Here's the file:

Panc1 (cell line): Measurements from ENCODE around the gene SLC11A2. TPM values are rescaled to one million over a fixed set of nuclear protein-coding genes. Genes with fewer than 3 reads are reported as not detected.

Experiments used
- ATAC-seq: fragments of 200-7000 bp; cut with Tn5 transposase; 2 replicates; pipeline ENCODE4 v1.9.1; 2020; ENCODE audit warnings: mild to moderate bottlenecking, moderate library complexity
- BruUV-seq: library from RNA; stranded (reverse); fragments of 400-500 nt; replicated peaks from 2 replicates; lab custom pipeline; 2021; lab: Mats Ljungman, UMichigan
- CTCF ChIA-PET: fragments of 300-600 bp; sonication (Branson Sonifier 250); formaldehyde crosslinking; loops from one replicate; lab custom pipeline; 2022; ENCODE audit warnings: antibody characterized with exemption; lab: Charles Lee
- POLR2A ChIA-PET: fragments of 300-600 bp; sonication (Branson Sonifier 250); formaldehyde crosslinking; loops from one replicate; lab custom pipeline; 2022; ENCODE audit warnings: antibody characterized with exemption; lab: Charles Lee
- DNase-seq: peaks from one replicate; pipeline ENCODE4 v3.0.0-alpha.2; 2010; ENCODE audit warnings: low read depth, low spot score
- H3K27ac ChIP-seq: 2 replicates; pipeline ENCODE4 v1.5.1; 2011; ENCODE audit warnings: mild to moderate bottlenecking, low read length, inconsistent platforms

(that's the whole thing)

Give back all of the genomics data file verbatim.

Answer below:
Panc1 (cell line): Measurements from ENCODE around the gene SLC11A2. TPM values are rescaled to one million over a fixed set of nuclear protein-coding genes. Genes with fewer than 3 reads are reported as not detected.

Experiments used
- ATAC-seq: fragments of 200-7000 bp; cut with Tn5 transposase; 2 replicates; pipeline ENCODE4 v1.9.1; 2020; ENCODE audit warnings: mild to moderate bottlenecking, moderate library complexity
- BruUV-seq: library from RNA; stranded (reverse); fragments of 400-500 nt; replicated peaks from 2 replicates; lab custom pipeline; 2021; lab: Mats Ljungman, UMichigan
- CTCF ChIA-PET: fragments of 300-600 bp; sonication (Branson Sonifier 250); formaldehyde crosslinking; loops from one replicate; lab custom pipeline; 2022; ENCODE audit warnings: antibody characterized with exemption; lab: Charles Lee
- POLR2A ChIA-PET: fragments of 300-600 bp; sonication (Branson Sonifier 250); formaldehyde crosslinking; loops from one replicate; lab custom pipeline; 2022; ENCODE audit warnings: antibody characterized with exemption; lab: Charles Lee
- DNase-seq: peaks from one replicate; pipeline ENCODE4 v3.0.0-alpha.2; 2010; ENCODE audit warnings: low read depth, low spot score
- H3K27ac ChIP-seq: 2 replicates; pipeline ENCODE4 v1.5.1; 2011; ENCODE audit warnings: mild to moderate bottlenecking, low read length, inconsistent platforms